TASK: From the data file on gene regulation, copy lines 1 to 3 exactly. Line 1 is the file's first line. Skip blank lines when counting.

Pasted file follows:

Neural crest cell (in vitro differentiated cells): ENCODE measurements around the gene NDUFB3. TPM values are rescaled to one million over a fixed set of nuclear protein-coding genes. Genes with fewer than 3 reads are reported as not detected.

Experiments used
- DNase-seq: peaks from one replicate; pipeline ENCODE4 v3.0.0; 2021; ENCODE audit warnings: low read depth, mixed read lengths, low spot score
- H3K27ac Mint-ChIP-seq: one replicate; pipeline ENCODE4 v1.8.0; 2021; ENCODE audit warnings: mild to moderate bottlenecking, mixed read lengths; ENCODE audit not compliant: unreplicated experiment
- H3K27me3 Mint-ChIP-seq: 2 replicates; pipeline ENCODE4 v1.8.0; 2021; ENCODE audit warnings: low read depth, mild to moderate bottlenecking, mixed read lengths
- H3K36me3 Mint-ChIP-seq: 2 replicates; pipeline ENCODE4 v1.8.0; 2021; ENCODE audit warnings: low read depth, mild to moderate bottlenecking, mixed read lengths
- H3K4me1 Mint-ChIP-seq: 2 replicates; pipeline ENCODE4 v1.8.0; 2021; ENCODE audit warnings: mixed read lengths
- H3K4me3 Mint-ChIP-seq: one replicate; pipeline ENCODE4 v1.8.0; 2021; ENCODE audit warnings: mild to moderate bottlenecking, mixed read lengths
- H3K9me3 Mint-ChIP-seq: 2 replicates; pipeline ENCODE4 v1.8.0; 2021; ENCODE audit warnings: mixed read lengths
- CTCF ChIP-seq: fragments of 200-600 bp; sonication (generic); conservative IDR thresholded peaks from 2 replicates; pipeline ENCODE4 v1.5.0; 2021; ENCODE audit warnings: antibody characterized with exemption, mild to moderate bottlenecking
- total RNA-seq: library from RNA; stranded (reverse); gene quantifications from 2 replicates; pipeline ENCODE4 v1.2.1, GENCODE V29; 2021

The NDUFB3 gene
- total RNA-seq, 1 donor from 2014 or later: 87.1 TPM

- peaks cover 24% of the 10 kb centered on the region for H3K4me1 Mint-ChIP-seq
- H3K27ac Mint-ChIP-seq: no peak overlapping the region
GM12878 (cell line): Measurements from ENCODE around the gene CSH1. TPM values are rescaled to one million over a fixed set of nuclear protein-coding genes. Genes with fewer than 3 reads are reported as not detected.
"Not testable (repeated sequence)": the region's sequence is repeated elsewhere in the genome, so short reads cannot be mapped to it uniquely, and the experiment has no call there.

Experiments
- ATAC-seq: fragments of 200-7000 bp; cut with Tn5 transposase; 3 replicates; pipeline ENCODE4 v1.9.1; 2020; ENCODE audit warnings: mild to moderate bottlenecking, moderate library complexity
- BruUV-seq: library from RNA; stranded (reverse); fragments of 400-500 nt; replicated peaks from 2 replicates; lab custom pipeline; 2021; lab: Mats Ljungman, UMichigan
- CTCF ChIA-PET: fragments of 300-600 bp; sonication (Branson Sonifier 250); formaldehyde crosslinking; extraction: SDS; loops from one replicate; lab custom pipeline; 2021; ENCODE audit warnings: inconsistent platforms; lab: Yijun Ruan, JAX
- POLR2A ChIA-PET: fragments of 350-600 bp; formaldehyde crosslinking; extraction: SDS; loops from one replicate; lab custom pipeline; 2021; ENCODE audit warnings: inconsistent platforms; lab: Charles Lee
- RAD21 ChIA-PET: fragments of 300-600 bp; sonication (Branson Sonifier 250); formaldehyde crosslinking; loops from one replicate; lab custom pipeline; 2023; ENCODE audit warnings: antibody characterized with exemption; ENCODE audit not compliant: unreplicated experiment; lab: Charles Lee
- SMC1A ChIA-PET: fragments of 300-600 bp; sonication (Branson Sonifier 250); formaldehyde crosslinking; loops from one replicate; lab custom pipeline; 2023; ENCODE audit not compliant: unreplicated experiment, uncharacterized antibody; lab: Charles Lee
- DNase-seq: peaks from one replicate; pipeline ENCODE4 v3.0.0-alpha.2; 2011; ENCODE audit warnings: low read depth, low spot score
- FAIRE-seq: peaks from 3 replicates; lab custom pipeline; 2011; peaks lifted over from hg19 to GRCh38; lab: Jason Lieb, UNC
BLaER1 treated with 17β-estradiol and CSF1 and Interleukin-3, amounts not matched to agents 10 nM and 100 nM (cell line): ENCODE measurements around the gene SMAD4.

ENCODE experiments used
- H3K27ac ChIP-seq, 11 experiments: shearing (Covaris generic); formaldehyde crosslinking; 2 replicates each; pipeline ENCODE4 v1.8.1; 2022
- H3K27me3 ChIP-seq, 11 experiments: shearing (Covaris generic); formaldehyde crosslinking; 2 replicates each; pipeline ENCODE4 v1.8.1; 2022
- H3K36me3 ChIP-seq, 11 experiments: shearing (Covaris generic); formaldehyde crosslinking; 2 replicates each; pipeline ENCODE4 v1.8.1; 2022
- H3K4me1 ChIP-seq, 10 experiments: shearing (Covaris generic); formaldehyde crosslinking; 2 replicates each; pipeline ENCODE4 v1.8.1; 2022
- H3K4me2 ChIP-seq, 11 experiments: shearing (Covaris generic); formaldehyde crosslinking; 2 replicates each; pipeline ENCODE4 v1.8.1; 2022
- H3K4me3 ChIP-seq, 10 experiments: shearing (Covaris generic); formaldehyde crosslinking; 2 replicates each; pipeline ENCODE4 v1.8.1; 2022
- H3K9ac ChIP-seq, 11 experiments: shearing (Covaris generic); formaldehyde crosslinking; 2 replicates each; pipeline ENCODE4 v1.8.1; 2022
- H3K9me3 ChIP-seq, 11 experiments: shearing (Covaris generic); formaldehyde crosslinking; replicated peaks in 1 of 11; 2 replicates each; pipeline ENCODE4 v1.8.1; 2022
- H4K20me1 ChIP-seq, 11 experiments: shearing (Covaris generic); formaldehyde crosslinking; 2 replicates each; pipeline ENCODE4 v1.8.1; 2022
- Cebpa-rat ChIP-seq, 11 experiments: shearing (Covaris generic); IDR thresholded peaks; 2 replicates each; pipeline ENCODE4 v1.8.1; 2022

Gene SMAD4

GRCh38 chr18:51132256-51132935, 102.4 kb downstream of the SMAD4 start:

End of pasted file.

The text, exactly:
Neural crest cell (in vitro differentiated cells): ENCODE measurements around the gene NDUFB3. TPM values are rescaled to one million over a fixed set of nuclear protein-coding genes. Genes with fewer than 3 reads are reported as not detected.

Experiments used
- DNase-seq: peaks from one replicate; pipeline ENCODE4 v3.0.0; 2021; ENCODE audit warnings: low read depth, mixed read lengths, low spot score